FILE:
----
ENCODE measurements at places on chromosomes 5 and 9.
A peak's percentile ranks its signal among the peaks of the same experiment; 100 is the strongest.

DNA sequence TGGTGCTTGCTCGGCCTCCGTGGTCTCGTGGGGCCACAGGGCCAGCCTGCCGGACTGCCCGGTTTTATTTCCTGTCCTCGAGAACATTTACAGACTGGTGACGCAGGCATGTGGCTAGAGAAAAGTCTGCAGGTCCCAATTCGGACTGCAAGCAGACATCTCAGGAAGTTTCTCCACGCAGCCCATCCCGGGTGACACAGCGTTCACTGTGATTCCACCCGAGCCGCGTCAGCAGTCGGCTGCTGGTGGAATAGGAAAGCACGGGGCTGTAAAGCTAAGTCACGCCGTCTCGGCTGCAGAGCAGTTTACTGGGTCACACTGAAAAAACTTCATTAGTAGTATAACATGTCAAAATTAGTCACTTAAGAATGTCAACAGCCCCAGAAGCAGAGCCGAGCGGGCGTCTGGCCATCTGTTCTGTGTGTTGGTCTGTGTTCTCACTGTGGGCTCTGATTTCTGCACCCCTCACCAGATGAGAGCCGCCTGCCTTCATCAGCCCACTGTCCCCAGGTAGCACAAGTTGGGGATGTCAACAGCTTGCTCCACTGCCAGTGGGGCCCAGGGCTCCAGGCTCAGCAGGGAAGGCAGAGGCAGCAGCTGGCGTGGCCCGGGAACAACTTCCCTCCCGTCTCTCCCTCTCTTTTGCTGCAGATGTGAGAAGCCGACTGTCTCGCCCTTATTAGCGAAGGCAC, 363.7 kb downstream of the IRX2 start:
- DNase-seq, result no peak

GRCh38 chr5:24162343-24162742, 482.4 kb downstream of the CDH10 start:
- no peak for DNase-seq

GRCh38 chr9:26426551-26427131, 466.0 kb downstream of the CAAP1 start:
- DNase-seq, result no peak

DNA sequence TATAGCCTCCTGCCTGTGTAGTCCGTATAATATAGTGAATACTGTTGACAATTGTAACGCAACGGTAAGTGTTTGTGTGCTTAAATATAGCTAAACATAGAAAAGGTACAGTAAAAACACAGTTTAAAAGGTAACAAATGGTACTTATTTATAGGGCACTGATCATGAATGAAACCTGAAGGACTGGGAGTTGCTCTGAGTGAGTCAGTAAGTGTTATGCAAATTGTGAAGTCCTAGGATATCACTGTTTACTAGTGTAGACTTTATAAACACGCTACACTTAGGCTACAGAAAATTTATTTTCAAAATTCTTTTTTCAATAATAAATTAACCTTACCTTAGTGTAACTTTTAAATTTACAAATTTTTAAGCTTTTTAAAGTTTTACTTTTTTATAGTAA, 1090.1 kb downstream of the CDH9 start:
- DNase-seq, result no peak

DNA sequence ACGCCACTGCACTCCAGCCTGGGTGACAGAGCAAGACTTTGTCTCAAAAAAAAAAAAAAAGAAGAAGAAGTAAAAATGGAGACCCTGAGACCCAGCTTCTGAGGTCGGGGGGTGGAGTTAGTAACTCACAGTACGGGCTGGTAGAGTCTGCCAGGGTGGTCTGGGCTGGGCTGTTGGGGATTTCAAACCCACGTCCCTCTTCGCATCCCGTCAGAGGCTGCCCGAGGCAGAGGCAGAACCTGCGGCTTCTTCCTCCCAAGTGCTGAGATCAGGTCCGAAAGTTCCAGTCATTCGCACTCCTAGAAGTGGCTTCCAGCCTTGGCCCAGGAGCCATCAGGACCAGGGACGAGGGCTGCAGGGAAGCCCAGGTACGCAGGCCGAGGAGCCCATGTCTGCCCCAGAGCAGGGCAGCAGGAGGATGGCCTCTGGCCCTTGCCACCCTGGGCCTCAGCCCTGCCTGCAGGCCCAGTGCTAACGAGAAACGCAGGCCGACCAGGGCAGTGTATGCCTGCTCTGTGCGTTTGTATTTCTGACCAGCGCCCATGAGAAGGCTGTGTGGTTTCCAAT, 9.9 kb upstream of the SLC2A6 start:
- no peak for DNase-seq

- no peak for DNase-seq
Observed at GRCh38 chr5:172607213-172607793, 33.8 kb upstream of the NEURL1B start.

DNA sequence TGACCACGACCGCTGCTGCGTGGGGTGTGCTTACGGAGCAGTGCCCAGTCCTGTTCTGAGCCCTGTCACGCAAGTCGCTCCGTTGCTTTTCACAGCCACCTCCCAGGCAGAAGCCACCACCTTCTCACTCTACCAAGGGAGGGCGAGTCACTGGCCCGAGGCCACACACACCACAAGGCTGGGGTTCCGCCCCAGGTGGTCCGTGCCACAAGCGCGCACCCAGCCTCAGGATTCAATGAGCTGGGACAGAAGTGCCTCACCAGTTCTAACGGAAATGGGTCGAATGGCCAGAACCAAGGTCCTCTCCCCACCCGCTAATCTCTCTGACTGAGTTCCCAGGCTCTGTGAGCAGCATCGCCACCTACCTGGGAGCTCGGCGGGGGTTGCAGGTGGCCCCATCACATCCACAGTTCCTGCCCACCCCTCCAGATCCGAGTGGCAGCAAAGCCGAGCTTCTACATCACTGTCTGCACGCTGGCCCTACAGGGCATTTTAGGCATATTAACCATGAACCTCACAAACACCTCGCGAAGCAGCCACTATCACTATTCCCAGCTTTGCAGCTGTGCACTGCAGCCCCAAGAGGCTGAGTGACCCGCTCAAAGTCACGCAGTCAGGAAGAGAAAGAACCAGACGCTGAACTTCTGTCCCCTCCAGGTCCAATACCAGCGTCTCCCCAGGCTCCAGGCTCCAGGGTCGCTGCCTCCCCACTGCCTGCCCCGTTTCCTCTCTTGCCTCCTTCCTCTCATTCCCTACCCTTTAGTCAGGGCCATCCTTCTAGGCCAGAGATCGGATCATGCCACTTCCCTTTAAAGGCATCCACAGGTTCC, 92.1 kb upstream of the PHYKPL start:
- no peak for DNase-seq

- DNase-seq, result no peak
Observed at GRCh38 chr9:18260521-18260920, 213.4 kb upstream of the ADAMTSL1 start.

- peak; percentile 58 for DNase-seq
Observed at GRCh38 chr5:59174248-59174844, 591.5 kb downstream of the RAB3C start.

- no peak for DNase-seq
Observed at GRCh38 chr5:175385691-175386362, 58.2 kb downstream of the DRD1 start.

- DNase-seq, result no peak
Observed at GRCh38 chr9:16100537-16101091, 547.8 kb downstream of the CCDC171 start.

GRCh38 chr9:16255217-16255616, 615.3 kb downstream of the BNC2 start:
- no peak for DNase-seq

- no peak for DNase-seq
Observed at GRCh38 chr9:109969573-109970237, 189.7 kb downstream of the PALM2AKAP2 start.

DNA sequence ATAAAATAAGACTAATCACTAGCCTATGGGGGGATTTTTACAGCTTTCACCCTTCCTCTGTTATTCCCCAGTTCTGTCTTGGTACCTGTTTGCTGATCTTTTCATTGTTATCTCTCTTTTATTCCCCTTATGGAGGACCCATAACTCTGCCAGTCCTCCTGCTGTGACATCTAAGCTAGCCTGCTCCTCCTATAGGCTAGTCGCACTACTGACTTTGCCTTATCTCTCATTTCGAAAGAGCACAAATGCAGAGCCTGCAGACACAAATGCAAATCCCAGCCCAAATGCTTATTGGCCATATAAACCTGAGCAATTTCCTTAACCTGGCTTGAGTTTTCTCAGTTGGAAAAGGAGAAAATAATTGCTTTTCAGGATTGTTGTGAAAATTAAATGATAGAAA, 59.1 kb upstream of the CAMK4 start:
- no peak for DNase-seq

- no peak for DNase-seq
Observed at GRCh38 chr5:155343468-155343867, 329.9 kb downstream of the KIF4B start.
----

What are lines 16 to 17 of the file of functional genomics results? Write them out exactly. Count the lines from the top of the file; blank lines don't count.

- no peak for DNase-seq

- DNase-seq, result no peak